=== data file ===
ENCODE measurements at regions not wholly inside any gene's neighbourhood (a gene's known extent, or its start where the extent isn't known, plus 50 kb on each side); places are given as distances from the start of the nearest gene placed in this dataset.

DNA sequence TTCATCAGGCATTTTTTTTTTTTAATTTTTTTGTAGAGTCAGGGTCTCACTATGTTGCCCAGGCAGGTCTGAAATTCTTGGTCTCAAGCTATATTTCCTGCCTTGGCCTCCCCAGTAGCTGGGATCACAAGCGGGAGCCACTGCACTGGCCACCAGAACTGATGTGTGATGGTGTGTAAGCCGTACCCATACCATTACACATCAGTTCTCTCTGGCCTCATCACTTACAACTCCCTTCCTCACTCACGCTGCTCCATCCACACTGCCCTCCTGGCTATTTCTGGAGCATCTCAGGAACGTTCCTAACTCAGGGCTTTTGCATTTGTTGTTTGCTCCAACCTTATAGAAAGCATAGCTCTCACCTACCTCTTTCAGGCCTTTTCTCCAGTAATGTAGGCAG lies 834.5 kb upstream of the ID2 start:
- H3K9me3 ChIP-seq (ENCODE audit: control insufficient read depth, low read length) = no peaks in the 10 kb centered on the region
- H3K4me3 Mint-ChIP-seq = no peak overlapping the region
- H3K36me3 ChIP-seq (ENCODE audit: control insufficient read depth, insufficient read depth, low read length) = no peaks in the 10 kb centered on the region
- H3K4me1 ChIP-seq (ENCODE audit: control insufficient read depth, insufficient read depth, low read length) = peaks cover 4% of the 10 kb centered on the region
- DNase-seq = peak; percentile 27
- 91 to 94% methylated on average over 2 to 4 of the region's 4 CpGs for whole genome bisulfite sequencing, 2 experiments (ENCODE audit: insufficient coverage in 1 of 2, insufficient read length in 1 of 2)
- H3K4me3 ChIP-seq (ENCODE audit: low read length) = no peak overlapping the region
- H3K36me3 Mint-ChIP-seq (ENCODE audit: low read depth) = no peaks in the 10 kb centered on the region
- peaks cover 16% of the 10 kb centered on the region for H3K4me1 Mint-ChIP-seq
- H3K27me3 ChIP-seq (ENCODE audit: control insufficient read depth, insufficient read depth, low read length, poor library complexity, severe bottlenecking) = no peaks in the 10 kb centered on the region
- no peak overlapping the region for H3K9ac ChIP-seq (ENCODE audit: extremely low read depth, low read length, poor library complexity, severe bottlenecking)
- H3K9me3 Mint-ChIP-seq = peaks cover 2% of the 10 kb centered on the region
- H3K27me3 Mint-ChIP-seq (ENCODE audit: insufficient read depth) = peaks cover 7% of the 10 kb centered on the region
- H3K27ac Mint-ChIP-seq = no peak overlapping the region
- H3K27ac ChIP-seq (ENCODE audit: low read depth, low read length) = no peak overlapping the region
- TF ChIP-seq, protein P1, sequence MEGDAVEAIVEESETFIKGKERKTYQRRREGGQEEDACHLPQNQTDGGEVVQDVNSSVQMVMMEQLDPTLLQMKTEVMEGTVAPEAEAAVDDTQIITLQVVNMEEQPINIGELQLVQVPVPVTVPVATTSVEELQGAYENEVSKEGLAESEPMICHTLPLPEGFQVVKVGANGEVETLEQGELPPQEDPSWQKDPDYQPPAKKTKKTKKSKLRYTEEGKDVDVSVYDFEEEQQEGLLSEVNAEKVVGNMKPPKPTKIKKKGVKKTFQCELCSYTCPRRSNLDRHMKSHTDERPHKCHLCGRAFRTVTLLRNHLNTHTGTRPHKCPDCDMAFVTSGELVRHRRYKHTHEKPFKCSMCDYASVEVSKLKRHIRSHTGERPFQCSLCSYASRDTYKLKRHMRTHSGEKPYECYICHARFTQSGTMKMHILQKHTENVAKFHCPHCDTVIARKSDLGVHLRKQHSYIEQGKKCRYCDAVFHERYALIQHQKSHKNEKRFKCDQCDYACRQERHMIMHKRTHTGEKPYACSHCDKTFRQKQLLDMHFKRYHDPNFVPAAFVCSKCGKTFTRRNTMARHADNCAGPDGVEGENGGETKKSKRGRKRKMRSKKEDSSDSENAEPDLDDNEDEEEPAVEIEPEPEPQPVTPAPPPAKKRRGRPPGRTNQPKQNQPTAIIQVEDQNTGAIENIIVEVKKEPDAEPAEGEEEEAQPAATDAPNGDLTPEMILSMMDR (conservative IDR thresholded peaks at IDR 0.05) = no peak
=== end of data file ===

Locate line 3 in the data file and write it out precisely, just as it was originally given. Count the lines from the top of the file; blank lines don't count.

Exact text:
- H3K9me3 ChIP-seq (ENCODE audit: control insufficient read depth, low read length) = no peaks in the 10 kb centered on the region